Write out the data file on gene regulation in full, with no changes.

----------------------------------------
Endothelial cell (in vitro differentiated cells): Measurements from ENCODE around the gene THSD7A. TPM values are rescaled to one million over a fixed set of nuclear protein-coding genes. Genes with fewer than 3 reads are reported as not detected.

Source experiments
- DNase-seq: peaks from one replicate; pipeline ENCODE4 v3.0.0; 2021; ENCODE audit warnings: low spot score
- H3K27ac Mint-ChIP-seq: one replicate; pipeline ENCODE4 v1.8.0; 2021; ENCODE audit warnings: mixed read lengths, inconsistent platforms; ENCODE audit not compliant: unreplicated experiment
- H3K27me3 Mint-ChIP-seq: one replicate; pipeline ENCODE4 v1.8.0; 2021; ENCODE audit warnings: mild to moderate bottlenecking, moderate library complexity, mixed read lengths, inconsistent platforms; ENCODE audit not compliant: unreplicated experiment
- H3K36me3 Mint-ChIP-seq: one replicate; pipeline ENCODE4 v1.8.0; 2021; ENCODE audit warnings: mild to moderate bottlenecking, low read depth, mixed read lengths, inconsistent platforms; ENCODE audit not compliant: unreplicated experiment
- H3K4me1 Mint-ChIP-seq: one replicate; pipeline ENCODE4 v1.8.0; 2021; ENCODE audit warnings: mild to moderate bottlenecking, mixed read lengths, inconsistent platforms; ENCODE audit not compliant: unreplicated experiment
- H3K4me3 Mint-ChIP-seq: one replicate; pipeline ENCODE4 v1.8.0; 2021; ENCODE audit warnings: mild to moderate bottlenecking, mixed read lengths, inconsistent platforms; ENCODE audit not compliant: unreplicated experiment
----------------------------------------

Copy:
Endothelial cell (in vitro differentiated cells): Measurements from ENCODE around the gene THSD7A. TPM values are rescaled to one million over a fixed set of nuclear protein-coding genes. Genes with fewer than 3 reads are reported as not detected.

Source experiments
- DNase-seq: peaks from one replicate; pipeline ENCODE4 v3.0.0; 2021; ENCODE audit warnings: low spot score
- H3K27ac Mint-ChIP-seq: one replicate; pipeline ENCODE4 v1.8.0; 2021; ENCODE audit warnings: mixed read lengths, inconsistent platforms; ENCODE audit not compliant: unreplicated experiment
- H3K27me3 Mint-ChIP-seq: one replicate; pipeline ENCODE4 v1.8.0; 2021; ENCODE audit warnings: mild to moderate bottlenecking, moderate library complexity, mixed read lengths, inconsistent platforms; ENCODE audit not compliant: unreplicated experiment
- H3K36me3 Mint-ChIP-seq: one replicate; pipeline ENCODE4 v1.8.0; 2021; ENCODE audit warnings: mild to moderate bottlenecking, low read depth, mixed read lengths, inconsistent platforms; ENCODE audit not compliant: unreplicated experiment
- H3K4me1 Mint-ChIP-seq: one replicate; pipeline ENCODE4 v1.8.0; 2021; ENCODE audit warnings: mild to moderate bottlenecking, mixed read lengths, inconsistent platforms; ENCODE audit not compliant: unreplicated experiment
- H3K4me3 Mint-ChIP-seq: one replicate; pipeline ENCODE4 v1.8.0; 2021; ENCODE audit warnings: mild to moderate bottlenecking, mixed read lengths, inconsistent platforms; ENCODE audit not compliant: unreplicated experiment